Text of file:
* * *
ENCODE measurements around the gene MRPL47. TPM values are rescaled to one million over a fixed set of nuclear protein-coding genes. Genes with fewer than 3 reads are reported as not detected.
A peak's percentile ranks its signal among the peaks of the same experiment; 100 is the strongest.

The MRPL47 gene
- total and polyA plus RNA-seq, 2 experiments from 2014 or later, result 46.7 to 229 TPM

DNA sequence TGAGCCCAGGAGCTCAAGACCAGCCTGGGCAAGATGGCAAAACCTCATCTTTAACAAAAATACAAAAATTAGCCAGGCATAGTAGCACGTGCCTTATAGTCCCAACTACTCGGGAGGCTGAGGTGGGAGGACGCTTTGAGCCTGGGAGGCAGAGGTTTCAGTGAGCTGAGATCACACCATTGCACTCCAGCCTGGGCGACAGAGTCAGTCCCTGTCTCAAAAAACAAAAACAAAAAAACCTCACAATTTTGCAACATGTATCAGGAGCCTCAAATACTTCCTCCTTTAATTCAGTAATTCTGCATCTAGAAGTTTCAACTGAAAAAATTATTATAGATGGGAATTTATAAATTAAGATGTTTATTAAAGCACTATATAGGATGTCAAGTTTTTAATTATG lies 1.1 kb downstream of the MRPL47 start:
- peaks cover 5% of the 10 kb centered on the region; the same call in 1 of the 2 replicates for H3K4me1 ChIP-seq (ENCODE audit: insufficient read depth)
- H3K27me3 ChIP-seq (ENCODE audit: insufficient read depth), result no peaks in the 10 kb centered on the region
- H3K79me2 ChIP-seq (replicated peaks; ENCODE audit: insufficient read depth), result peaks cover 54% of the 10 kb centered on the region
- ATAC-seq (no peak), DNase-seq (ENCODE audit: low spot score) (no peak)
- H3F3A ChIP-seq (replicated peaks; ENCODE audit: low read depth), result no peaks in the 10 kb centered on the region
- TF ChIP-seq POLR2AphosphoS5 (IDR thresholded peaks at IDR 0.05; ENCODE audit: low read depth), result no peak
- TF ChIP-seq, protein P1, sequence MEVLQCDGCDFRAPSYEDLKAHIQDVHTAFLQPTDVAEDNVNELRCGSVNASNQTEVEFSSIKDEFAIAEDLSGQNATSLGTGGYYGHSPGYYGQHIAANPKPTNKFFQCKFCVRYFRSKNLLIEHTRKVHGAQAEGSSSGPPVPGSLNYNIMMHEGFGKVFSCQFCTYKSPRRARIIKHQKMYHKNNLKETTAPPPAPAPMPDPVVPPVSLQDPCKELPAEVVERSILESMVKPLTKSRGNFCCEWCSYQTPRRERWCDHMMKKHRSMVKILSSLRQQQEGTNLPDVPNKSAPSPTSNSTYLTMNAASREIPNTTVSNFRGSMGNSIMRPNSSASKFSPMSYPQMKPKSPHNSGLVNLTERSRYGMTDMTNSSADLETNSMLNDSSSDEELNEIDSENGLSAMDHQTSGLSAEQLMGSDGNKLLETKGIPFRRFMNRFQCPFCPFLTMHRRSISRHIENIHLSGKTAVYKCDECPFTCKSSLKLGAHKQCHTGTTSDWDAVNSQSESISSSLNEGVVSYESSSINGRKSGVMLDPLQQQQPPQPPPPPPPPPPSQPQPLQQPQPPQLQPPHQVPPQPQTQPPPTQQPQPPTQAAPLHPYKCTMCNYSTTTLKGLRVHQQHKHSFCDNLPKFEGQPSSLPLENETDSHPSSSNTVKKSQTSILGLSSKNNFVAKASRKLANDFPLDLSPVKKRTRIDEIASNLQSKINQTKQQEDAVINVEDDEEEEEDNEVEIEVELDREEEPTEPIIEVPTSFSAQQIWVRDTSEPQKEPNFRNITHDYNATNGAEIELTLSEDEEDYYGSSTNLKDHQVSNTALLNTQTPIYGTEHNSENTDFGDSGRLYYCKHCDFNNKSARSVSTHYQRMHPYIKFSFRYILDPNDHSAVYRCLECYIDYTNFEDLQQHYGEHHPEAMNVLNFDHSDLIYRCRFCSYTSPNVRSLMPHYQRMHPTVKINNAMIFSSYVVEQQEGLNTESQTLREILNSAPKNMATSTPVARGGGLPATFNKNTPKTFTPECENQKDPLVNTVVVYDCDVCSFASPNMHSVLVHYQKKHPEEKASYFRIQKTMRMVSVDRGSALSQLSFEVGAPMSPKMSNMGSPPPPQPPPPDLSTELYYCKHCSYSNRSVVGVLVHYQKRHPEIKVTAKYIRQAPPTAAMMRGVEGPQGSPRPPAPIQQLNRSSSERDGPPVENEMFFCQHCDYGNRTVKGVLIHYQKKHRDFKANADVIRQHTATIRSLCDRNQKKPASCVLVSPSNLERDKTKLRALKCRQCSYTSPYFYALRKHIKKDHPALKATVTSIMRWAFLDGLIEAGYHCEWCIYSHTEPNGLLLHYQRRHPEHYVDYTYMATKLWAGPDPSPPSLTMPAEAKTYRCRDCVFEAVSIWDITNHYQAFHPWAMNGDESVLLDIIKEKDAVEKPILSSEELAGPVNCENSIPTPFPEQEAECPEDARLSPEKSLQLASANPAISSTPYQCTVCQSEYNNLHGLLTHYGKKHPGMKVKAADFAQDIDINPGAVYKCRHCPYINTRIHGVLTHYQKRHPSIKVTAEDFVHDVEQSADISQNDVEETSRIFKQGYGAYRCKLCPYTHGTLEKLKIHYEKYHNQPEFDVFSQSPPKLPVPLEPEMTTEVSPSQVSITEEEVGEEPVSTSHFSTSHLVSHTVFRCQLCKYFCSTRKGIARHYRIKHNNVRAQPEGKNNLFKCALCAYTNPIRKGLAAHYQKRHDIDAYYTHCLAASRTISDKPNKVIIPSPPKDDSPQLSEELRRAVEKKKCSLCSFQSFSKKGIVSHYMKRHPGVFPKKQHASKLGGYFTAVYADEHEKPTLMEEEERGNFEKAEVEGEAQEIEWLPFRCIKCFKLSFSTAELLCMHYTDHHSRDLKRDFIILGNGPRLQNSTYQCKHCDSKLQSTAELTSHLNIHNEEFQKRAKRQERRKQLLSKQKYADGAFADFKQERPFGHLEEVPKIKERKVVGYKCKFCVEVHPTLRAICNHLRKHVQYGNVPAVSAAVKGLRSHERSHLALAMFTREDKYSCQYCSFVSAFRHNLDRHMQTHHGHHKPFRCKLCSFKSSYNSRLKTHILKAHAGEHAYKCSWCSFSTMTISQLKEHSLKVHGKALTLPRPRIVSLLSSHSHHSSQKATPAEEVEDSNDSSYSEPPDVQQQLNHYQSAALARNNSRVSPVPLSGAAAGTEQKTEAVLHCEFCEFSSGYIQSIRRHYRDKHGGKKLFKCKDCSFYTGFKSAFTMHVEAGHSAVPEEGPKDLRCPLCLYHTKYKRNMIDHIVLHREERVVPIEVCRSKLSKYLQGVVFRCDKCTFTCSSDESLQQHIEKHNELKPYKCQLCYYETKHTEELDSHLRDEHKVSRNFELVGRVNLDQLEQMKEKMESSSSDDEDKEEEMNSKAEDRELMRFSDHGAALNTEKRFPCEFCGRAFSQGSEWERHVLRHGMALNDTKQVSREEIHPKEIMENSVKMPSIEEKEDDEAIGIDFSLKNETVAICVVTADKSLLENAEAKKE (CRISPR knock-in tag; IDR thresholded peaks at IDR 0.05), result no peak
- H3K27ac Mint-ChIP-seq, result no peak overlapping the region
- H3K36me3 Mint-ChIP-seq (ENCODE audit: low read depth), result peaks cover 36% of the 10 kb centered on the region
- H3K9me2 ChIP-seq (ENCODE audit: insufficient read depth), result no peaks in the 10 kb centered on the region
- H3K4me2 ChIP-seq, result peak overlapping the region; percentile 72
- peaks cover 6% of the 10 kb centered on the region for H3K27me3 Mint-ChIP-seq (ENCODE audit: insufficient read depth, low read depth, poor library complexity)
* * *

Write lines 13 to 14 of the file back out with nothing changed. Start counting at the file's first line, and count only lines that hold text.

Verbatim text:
- H3K27ac Mint-ChIP-seq, result no peak overlapping the region
- H3K36me3 Mint-ChIP-seq (ENCODE audit: low read depth), result peaks cover 36% of the 10 kb centered on the region